When we write tests normally, we choose the input cases, and we normally do this and we often end up being really kind to our tests. E.g.:

What Hypothesis does it help us test with a much wider and more challenging range of values. E.g.:

There are many cases where Hypothesis won’t be much use, but it’s certainly good to have in your toolkit.


Simplicity Is A Feature – Cory Benfield

Cory presented simplicity as the opposite of complexity – that is, the fewer options something gives you, the more simple and straightforward it is.

“Simplicity is about defaults”

To present as simple an interface as possible, the important thing is to have many sensible defaults as possible, so the user has to make hardly any choices.

Cory was heavily involved in the Python Requests library, and presented it as an example of how to achieve apparent simplicity in a complex tool.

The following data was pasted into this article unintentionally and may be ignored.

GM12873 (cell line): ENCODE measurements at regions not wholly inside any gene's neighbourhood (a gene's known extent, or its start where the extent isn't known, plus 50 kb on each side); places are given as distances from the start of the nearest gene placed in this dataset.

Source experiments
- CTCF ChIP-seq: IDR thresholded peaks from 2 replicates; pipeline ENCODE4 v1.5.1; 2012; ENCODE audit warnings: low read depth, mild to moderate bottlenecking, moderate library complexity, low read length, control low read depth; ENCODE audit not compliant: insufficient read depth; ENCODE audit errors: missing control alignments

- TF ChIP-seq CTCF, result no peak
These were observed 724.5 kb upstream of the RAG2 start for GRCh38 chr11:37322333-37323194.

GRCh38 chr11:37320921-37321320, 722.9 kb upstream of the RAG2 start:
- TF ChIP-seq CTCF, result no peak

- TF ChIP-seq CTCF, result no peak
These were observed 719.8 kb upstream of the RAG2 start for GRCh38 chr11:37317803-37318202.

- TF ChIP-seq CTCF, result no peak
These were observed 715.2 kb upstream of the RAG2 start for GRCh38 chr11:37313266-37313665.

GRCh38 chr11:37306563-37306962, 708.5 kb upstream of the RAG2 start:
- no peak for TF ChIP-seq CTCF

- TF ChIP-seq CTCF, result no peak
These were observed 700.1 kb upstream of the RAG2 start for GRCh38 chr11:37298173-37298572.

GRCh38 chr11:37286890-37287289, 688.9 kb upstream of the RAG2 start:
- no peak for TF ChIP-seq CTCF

“Simple things should be simple, complex things should be possible”

He suggested thinking of an “onion model”, where your application has layers, so everything is customisable at one of the layers, but the outermost layer is as simple as possible. He suggested that 3 layers is a good number:

  • Layer 1: Low-level – everything is customisable, even things that are just for weird edge-cases.
  • Layer 2: Features – a nicer, but still customisable interface for all the core features.
  • Layer 3: Simplicity – hardly any mandatory options, sensible defaults
    • People should always find this first
    • Support 80% of users 80% of the time
    • In the face of ambiguity do the right thing

He also mentioned that he likes README driven development, which seems like is an interesting approach.

How (not) to argue – a recipe for more productive tech conversations – Harry Percival

I think this one could be particularly useful for me.